What's in a name? Plenty! Names are very personal, very powerful, in conveying identity, family lineage, historical tradition, group affiliation, and much more.
When I was a girl, my name was Barbara. It was a lovely name that my parents gave me when I was born. "Barbara" conveys intelligence, strength, and just the right amount of femininity, without being too frilly. I liked my given name -- but apparently other people didn't, because they were always shortening it to "Barbie," "Babs," "Bobbie," or just plain "Barb" (which I hated). As a child, I couldn't find my voice to correct people: "Excuse me, my name is Barbara. Please call me Barbara." Instead I would just grit my teeth in silent resentment while others changed my name willy-nilly without my consent.
When I turned 18 and graduated from high school in Illinois and headed west to attend college in Southern California, it seemed the perfect time to reconfigure my name so that people would stop shortening it. I decided to go with my initials, "BJ" -- short for Barbara Jo. "That'll fix 'em," I thought to myself. "They can't shorten that!" My mother had always referred to me as "BJ" on her calendar, with reminder notes to herself: "BJ to the orthodontist" or "BJ to piano lesson" or "BJ's parent/teacher meeting." It felt good to reclaim my name in a way that would stop other people from messing with it.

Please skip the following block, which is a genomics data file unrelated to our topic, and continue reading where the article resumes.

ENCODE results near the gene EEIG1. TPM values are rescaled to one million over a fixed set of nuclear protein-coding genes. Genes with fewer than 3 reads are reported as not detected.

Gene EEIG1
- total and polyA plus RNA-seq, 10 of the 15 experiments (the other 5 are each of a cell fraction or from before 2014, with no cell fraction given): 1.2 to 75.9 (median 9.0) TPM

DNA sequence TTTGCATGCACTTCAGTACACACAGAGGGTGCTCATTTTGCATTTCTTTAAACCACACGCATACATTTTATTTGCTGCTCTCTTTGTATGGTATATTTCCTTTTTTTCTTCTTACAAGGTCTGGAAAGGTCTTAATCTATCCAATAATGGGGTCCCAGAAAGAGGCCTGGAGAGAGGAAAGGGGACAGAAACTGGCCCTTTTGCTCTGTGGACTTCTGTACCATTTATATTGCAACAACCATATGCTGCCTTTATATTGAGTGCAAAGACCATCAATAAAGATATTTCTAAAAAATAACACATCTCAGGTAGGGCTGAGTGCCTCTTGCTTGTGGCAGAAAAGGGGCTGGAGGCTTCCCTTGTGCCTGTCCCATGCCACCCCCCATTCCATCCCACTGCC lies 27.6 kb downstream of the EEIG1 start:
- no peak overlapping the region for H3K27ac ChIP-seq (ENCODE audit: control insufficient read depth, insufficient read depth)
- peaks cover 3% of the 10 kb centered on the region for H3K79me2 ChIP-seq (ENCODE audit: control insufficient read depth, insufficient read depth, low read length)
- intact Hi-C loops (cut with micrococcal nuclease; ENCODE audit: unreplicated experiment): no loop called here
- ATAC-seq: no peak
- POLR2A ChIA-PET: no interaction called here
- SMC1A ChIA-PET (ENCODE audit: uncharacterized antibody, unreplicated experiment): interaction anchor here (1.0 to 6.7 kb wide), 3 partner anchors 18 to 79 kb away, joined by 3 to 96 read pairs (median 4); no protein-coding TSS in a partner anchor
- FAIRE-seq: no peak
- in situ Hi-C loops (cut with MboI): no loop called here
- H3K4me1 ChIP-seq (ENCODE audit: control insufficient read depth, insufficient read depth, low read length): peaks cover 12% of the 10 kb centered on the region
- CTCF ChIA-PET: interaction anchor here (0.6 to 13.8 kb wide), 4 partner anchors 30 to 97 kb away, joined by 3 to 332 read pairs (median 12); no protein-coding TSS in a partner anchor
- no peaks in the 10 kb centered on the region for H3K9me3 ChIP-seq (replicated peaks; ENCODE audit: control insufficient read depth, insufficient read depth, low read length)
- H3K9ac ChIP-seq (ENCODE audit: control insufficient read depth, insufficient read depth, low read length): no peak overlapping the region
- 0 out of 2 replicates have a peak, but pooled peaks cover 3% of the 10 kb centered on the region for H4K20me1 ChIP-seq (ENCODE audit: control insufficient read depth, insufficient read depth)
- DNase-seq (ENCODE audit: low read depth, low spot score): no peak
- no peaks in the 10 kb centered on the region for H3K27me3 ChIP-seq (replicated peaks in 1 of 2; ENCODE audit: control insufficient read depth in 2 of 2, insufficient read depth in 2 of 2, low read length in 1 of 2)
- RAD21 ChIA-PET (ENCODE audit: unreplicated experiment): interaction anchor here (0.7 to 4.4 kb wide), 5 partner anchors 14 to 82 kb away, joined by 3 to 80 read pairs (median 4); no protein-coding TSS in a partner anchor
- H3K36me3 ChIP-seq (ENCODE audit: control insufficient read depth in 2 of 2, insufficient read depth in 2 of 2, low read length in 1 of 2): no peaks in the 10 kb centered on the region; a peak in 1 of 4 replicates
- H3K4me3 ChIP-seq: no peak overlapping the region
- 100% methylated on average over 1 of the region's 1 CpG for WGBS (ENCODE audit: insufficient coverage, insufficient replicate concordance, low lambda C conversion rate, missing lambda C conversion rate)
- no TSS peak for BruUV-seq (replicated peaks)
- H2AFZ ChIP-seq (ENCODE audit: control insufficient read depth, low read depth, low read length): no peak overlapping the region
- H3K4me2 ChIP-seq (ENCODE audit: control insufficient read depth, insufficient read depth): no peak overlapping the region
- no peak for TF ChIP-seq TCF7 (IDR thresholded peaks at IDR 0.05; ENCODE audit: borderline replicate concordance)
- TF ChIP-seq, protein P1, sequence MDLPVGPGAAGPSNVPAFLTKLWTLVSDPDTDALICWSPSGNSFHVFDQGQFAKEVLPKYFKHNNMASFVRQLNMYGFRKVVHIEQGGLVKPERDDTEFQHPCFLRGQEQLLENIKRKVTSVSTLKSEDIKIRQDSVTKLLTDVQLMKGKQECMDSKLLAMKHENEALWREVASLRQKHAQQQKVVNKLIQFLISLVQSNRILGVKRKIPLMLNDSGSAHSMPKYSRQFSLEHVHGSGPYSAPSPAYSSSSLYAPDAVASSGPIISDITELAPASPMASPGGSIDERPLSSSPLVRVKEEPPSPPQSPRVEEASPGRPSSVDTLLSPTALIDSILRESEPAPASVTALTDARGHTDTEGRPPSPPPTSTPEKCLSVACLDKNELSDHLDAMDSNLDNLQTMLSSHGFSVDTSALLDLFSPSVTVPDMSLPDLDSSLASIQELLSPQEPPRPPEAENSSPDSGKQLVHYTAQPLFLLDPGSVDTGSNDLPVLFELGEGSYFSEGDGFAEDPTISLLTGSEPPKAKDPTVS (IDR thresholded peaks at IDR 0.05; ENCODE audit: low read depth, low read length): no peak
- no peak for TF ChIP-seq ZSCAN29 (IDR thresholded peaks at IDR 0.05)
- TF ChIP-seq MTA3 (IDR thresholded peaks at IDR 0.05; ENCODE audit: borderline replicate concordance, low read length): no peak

Today, military brats are having a similar struggle with their own name. I care about the issue because I am one of those brats. I am the daughter of an Air Force pilot who served his country for 30 plus years, fighting in three wars, moving his family dozens of times across three continents. I am my father's daughter. I'm a military brat -- always have been, always will be.
My dad, USAF Captain Kenneth Gallagher, and me in Tachikawa, Japan, 1951
But recently I learned that someone is messing with our name. Two women, Debbie and Jennifer Fink, have taken it upon themselves to change the name that generations of military kids have worn as a badge of honor. The Finks have decided that we should be called CHAMPS instead of BRATS. These civilian women have not served in uniform -- nor were they raised in military families -- yet they have decided that they know what's best for the children of today's armed forces!